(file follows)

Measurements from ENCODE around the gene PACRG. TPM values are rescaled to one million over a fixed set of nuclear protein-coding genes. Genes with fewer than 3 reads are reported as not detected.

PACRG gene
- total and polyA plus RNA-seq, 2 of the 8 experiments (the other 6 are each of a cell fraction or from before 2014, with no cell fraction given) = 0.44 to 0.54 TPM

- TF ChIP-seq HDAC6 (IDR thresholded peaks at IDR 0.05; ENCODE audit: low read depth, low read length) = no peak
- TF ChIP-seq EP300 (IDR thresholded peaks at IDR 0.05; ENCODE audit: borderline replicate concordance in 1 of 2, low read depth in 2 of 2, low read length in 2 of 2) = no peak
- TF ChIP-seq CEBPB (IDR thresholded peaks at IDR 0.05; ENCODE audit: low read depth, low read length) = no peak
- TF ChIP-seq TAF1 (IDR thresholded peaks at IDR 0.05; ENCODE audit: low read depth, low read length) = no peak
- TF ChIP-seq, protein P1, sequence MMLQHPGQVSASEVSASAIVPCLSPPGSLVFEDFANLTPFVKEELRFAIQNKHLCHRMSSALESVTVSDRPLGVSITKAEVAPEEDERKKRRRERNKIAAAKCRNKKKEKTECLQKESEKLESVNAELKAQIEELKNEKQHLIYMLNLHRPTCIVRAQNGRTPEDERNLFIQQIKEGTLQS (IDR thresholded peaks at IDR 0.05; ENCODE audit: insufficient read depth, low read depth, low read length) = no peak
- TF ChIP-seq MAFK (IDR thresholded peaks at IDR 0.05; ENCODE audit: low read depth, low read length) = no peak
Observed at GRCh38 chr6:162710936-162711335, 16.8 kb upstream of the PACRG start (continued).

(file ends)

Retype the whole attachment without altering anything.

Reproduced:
Measurements from ENCODE around the gene PACRG. TPM values are rescaled to one million over a fixed set of nuclear protein-coding genes. Genes with fewer than 3 reads are reported as not detected.

PACRG gene
- total and polyA plus RNA-seq, 2 of the 8 experiments (the other 6 are each of a cell fraction or from before 2014, with no cell fraction given) = 0.44 to 0.54 TPM

- TF ChIP-seq HDAC6 (IDR thresholded peaks at IDR 0.05; ENCODE audit: low read depth, low read length) = no peak
- TF ChIP-seq EP300 (IDR thresholded peaks at IDR 0.05; ENCODE audit: borderline replicate concordance in 1 of 2, low read depth in 2 of 2, low read length in 2 of 2) = no peak
- TF ChIP-seq CEBPB (IDR thresholded peaks at IDR 0.05; ENCODE audit: low read depth, low read length) = no peak
- TF ChIP-seq TAF1 (IDR thresholded peaks at IDR 0.05; ENCODE audit: low read depth, low read length) = no peak
- TF ChIP-seq, protein P1, sequence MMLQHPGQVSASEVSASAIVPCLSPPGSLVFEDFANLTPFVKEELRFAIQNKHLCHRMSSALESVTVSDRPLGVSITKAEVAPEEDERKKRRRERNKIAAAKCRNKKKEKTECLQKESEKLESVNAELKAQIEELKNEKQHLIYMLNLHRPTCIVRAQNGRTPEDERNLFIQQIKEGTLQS (IDR thresholded peaks at IDR 0.05; ENCODE audit: insufficient read depth, low read depth, low read length) = no peak
- TF ChIP-seq MAFK (IDR thresholded peaks at IDR 0.05; ENCODE audit: low read depth, low read length) = no peak
Observed at GRCh38 chr6:162710936-162711335, 16.8 kb upstream of the PACRG start (continued).